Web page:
Enchanted Kingdom is a theme park in the Philippines. It is located in Santa Rosa City, Laguna, about 29 kilometers (18 mi) from Manila. It has a land area of 17 hectares (41 acres). The park is managed and operated by Enchanted Kingdom Inc.

Enchanted Kingdom is a member of the International Association of Amusement Parks and Attractions (IAAPA).

The park was conceptualized by the Landmark Entertainment Group and modeled after Knott's Berry Farm. It was built at a cost of P1.2-billion. The park first opened on July 28, 1995.

The Regular Day Pass ticket is Php 600 on weekends and Php 500 on weekdays. Recommended rides are the following; Disk-O-Magic, Rio Grande Rapids, Jungle Log Jam, Space Shuttle. At EKstreme it is best to try at night. Wheel of Fate, Flying Fiesta and many more.

The Victoria Park is inspired by the era of Queen Victoria's rule and displays it in elegance. There are entertainers and mascots in this area of the park and, most notably, one of the entertainers found is Eldar, the mascot of Enchanted Kingdom.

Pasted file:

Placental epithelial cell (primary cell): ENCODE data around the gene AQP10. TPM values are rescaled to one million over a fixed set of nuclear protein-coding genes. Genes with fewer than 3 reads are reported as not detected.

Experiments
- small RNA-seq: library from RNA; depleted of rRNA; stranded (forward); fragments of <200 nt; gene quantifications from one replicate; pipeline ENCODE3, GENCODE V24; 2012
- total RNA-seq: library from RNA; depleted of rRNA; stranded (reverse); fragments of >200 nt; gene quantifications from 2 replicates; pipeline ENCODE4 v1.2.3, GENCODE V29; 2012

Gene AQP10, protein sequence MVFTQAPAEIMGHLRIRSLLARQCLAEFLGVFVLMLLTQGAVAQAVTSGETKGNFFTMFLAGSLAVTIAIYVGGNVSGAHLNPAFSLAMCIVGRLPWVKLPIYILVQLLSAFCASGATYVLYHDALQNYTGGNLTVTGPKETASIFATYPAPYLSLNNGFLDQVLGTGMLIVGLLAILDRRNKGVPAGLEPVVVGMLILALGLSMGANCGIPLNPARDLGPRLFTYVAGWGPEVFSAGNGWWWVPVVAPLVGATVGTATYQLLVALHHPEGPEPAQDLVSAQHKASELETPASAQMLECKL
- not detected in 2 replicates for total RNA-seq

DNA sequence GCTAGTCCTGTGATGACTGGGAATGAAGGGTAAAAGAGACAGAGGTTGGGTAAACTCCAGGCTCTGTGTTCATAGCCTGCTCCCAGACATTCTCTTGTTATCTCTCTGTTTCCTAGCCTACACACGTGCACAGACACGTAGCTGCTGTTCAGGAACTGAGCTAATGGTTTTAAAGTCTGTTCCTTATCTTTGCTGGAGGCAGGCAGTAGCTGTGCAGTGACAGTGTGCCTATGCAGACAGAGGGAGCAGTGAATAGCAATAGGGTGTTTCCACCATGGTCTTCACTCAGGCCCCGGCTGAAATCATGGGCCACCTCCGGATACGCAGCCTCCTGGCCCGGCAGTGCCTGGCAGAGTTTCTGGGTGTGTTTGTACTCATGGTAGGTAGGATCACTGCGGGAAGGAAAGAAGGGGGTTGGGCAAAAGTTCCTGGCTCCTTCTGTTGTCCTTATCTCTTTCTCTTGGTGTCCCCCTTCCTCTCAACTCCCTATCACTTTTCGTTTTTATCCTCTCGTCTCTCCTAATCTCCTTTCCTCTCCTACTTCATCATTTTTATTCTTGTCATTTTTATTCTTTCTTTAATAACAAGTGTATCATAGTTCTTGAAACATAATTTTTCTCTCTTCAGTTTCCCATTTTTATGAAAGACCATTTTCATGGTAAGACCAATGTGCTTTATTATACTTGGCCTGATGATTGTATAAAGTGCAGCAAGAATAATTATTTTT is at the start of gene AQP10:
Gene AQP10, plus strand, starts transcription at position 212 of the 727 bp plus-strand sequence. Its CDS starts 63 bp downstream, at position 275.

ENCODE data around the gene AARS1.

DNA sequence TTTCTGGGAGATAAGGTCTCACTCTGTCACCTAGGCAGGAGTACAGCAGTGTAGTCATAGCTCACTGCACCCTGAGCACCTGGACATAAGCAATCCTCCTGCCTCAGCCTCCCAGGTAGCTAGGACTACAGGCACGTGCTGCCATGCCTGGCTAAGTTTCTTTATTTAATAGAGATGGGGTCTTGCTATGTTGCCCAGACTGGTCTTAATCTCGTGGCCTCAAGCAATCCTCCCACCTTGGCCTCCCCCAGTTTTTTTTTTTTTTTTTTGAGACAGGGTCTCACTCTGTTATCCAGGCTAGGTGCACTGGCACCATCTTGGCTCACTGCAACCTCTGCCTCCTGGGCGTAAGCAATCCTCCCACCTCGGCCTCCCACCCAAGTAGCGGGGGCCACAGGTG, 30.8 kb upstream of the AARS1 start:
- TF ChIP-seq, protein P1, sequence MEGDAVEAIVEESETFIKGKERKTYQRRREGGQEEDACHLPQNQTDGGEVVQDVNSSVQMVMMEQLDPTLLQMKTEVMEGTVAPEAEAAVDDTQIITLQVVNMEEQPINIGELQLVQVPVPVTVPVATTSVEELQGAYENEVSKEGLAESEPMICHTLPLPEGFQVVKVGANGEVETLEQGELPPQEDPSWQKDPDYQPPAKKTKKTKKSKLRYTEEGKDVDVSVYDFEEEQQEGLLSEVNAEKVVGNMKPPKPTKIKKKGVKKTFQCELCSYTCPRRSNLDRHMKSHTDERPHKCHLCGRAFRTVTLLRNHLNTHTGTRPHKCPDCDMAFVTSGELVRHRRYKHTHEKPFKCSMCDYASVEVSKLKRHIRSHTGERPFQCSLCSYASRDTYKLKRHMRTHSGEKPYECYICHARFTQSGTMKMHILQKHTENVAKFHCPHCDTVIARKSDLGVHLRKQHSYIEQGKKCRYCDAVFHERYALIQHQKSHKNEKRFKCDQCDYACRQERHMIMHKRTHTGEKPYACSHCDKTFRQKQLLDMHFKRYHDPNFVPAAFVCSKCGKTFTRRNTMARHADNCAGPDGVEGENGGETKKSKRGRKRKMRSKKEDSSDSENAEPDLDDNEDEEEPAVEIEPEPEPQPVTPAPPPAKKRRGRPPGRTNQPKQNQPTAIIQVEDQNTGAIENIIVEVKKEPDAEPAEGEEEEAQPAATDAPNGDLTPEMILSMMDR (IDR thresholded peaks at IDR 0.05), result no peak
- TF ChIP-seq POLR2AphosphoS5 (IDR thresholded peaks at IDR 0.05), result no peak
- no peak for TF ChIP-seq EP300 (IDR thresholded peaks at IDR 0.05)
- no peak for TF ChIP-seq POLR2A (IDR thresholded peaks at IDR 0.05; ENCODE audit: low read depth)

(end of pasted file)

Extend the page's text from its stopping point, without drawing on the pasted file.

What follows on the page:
Enchanted Kingdom opened to the public on October 19, 1995. It was and still is the Philippines first and only world class theme park. The theme park boasts of rides and attractions unique to the country and in size and magnitude that had never been experienced before. Locating these rides and attractions within seven meticulously  theme zones interspersed with food and merchandise outlets and kiosk as well as various game stands also added to the "enchanting experience", away from the day-to-day realities of life.   


Matukad Island is one of the small islands found in Caramoan, Camarines Sur.